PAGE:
Zombie email: Part 2
In zombie email: part 1 I talked about how email addresses were tightly tied to internet access in the very early years of the internet. We didn’t have to worry about zombie email addresses because when an account was shut down, or ignored for a long time then mail would start bouncing and a sender could stop sending to that account.
There were two major changes to email accounts in the early 2000’s that led to the rise of zombie emails.
People started decoupling their internet access from their email addresses. Free addresses were easy to get and could be checked from everywhere. No longer did they have to dial in to get email, they could access it from outside the office and outside the home. Mobile devices, including the first generation of smart phones and laptops, helped drive people to use email addresses that they could access from any network. The easy access to free mail accounts and the permanence led people to adopt those addresses as their primary address.
When people changed addresses, for whatever reason, they didn’t have to stop paying. There was no way to tell the free ISPs to stop accepting mail for that address. Free mail providers would let addresses linger for months or years after the user had stopped logging in. Sometimes those addresses would fill up and start bouncing email, but they were not often turned off by the ISPs.
The lack of purging of abandoned addresses was the start of dead addresses accumulating on mailing lists. But there weren’t that many addresses in this state, and eventually they would fill up with mail. When they were full the ISP would stop accepting new mail for that account, and the address would bounce off a mailing list.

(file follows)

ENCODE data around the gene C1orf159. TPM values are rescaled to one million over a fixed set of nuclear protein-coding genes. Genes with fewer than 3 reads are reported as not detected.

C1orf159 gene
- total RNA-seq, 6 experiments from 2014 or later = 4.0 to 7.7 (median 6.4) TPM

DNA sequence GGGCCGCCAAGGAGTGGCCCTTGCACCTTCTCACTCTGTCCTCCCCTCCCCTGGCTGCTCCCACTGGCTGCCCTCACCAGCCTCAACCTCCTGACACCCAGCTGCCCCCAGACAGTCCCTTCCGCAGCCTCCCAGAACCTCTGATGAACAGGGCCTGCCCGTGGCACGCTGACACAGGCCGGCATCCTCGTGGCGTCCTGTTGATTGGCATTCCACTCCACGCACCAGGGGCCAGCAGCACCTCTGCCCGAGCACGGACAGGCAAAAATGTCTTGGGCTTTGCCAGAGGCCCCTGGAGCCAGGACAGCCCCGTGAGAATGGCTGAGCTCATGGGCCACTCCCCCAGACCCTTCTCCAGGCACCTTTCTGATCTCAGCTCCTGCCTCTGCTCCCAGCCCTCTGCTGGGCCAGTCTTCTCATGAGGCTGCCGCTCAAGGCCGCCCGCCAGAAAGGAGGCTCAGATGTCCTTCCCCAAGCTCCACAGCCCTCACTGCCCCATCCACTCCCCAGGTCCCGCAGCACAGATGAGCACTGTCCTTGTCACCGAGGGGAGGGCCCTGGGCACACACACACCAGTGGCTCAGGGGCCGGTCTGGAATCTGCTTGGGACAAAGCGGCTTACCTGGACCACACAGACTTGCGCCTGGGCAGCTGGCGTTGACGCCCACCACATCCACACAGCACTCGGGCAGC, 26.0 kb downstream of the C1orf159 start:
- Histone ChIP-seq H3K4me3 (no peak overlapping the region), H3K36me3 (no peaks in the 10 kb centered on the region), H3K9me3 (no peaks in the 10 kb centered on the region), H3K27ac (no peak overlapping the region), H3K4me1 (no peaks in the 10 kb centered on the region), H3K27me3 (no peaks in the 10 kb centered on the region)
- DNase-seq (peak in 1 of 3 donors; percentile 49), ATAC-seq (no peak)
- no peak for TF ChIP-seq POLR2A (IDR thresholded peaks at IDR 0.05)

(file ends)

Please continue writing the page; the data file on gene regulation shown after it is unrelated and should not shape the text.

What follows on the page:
Everything changed with the entrance of Gmail onto the scene. When Gmail launched in 2004 they were providing a whole GB of storage for email accounts a totally unheard of storage capacity. Within a year they were providing multiple gigabytes of storage. Other freemail systems followed Gmail’s lead and now all free accounts have nearly unlimited storage. Plus, any mail in the spam folder was purged after a few weeks and bulk mail doesn’t count against the users’ storage quota. Now, an abandoned email account will almost never fill up thus senders can’t use over quota bounces to identify abandoned accounts.
Now we’re stuck in a situation where SMTP replies can’t be used to identify that there is no one home inside a particular email account. Senders can’t distinguish between a quiet subscriber and an abandoned address. ISPs, however, can and are using zombie addresses as a measure of a senders reputation.
On Monday we’ll talk about why and how zombie addresses can affect delivery. (Zombie emails: part 3)
Tuesday, we’ll talk about strategies to protect your list from being taken over by zombies. (Zombie Apocalypse)